"Equipment must not have any political, religious or personal slogans,  statements or images. Players must not reveal undergarments that show  political, religious, personal slogans, statements or images, or advertising other  than the manufacturer`s logo. For any infringement the player and/or the team  will be sanctioned by the competition organiser, national football association or to be justified by FIFA."

So - apart from removing the jersey while celebrating a goal - it is doubtful whether such messages can be tolerated or even praised in general. I personally believe that common sense and humanity both support refraining from issuing a card here. The question is: Where to draw the line? What is still in line with "humanity" and what is not? In a conversation with our user Hagi the latter asked me what decision should be taken if someone e.g. mourns the death of the Pope. Or Nelson Mandela. Or Fidel Castro. Where to draw the line?

However of course, match officials are used to both consider each match incident separately but equally put them into a wider context. So it is not ultimately necessary to draw a line, you might argue.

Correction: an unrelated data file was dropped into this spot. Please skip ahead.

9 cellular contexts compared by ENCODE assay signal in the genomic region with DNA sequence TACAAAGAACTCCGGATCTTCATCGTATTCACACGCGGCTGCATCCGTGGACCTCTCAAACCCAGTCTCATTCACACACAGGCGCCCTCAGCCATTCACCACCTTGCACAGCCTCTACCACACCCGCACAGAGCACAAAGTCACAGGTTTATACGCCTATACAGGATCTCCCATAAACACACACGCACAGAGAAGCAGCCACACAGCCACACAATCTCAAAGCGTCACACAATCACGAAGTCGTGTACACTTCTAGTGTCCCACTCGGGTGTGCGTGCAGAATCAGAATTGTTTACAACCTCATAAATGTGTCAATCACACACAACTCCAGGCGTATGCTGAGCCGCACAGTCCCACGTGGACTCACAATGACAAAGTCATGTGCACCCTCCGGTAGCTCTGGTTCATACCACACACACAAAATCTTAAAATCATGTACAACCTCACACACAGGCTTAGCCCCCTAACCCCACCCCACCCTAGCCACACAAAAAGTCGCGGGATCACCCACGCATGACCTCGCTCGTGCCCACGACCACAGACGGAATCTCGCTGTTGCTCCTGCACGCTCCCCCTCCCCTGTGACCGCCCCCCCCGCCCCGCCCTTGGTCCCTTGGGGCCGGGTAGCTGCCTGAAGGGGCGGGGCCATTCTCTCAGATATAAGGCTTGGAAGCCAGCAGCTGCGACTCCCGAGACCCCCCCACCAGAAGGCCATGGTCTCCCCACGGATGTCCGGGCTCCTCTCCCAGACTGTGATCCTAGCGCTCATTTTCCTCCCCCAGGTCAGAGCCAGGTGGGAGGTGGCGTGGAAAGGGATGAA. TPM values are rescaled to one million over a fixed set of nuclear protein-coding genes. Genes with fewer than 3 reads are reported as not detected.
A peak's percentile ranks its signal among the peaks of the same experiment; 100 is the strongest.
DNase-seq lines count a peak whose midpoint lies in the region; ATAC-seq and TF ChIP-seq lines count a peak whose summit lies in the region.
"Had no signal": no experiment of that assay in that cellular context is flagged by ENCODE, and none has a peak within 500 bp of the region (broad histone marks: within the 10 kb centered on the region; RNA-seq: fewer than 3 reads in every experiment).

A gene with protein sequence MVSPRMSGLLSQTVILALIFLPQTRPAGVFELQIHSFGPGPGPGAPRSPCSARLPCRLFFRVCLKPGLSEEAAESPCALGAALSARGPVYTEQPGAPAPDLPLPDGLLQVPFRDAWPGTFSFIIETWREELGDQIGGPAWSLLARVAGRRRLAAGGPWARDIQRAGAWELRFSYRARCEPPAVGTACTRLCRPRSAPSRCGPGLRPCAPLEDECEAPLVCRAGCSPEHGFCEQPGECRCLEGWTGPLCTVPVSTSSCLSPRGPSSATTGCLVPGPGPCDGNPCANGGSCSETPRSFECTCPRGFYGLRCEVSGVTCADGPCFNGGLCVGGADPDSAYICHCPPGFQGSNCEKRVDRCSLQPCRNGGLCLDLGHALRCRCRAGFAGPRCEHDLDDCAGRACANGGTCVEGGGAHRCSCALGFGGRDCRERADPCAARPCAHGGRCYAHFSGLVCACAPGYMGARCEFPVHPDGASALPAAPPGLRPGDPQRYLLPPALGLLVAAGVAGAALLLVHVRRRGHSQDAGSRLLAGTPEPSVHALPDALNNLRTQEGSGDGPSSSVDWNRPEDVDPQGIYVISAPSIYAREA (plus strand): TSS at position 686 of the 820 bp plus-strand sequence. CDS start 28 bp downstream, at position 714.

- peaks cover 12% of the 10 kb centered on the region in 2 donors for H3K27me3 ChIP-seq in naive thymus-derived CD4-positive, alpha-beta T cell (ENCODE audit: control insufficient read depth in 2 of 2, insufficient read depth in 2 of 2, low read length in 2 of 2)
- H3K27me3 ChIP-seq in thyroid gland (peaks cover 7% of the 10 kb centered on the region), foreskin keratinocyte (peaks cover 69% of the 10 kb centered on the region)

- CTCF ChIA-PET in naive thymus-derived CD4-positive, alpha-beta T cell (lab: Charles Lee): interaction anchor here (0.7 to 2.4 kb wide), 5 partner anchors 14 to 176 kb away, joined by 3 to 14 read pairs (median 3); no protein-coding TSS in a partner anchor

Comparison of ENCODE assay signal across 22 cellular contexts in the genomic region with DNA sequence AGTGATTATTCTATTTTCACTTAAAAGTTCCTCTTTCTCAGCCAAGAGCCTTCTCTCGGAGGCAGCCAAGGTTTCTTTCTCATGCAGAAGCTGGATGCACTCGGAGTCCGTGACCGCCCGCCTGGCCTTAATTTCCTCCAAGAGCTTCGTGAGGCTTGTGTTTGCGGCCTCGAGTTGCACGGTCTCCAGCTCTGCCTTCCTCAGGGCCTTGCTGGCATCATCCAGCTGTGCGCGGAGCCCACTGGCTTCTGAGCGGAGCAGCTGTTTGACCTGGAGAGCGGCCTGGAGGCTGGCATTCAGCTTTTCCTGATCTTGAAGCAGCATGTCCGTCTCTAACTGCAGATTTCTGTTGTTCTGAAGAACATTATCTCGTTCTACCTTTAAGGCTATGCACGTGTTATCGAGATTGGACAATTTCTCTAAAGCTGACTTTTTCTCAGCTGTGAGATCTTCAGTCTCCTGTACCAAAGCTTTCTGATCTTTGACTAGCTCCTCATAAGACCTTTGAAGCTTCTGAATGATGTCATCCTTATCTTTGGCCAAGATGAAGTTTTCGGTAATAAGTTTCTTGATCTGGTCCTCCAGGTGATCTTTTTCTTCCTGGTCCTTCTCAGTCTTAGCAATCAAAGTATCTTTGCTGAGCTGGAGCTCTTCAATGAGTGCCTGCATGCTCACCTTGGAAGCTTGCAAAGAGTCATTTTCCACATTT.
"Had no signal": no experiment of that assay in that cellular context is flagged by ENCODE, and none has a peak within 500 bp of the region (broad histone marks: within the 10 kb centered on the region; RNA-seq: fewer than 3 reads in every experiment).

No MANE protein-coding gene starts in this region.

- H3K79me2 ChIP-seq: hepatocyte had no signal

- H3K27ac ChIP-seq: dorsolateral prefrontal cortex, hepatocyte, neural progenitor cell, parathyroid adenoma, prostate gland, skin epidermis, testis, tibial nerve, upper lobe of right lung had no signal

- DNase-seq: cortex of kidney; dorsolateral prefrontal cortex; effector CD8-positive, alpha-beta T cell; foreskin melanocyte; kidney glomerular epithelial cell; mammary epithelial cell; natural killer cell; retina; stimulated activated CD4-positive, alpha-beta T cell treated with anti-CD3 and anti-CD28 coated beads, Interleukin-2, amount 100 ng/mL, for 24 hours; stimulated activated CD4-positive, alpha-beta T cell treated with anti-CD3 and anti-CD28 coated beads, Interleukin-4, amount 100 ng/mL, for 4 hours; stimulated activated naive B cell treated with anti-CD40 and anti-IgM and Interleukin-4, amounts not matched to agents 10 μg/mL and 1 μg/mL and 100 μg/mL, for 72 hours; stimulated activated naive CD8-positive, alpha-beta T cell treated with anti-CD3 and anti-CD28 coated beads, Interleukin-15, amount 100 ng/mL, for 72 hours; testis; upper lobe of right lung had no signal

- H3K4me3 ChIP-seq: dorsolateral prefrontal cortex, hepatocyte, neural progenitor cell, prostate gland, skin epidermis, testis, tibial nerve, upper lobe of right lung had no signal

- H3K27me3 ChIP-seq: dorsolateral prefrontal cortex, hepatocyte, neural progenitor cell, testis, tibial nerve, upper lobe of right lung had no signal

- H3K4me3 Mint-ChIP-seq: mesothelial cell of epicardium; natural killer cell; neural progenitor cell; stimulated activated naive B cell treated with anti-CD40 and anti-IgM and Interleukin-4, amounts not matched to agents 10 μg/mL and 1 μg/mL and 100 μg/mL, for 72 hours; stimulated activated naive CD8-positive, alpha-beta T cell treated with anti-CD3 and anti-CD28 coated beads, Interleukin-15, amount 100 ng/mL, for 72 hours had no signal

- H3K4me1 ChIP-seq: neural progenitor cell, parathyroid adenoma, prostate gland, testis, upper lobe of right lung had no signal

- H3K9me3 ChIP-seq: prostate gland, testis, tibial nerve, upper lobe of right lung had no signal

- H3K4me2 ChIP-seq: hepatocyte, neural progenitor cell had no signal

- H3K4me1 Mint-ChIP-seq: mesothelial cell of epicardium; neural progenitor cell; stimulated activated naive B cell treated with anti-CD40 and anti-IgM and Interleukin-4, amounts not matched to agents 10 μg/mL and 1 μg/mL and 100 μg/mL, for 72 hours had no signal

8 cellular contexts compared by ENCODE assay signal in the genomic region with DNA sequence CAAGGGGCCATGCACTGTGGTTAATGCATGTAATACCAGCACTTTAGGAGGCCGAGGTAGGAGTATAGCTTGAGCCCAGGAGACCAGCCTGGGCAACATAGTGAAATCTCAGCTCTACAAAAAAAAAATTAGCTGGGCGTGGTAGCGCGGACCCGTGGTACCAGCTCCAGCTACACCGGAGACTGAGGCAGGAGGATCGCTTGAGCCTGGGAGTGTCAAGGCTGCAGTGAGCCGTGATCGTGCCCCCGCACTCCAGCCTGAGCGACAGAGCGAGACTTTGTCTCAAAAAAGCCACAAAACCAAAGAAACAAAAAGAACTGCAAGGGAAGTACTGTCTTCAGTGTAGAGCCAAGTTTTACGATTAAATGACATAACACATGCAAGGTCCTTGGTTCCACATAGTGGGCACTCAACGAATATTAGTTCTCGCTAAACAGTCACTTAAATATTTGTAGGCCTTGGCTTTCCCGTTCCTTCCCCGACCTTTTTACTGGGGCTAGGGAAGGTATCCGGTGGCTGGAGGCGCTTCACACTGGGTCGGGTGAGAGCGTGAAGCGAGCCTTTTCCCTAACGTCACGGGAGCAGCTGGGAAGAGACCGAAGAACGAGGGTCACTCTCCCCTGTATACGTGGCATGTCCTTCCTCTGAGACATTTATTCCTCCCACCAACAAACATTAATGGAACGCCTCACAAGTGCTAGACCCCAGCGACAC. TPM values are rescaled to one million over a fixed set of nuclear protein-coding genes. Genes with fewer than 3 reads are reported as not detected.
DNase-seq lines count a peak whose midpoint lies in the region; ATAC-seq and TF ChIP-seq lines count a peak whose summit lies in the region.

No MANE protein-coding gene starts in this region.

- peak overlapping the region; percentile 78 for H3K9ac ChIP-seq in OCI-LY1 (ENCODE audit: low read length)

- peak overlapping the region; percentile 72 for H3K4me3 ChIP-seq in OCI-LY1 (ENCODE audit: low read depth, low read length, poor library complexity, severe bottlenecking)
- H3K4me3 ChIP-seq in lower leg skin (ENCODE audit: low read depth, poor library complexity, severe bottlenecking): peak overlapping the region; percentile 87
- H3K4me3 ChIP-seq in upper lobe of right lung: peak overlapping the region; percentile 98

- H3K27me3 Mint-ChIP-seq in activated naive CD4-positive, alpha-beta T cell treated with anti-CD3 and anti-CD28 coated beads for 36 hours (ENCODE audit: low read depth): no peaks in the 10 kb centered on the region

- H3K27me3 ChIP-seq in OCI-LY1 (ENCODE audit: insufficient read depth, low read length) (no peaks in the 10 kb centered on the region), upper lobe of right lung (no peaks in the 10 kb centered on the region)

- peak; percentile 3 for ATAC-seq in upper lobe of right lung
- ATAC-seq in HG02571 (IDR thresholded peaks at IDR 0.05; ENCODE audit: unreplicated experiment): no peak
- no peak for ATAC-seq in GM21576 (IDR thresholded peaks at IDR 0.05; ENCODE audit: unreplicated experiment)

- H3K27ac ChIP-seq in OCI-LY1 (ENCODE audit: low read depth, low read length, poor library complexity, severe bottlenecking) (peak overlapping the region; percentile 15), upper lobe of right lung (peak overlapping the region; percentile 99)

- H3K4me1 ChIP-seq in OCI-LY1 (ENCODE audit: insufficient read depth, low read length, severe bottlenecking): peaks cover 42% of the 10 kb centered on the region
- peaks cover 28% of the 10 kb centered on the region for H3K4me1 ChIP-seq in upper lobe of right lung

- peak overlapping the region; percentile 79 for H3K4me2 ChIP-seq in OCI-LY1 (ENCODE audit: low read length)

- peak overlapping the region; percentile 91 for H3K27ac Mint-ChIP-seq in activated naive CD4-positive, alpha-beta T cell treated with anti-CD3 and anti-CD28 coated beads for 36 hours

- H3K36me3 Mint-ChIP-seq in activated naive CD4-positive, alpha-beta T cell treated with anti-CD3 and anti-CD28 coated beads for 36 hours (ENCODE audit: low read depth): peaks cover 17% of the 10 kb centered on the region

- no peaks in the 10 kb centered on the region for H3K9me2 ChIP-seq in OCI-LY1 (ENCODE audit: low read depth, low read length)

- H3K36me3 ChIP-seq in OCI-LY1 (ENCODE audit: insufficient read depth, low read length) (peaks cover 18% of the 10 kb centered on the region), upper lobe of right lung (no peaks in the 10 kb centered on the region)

You could also say that as long as the match official shows the card with modesty and empathic explanations - what Schneider seems to have done - then a yellow card is fully accepted by everyone. Media reports from Germany proof that this is not the case though where Schneider was partly criticized for a lack of game feeling.

But you might also argue that as soon as comparable actions happen within the same league - imagine: even on the same matchday and in the additional time of two matches with the same kick-off-time - two different reactions to such incidents, i.e. one referee issuing yellow and the other referee not giving any card, will become a problem.

Although I highly appreciate and like the KNVB's and Kamphuis' behavior during and after the game, I consider it as rather problematic for the reasons mentioned above. Anyway, such events luckily do not happen that often so that the KNVB well used Kamphuis' decision to send a signal of humanity and maybe also to enhance the image of referees in the football community.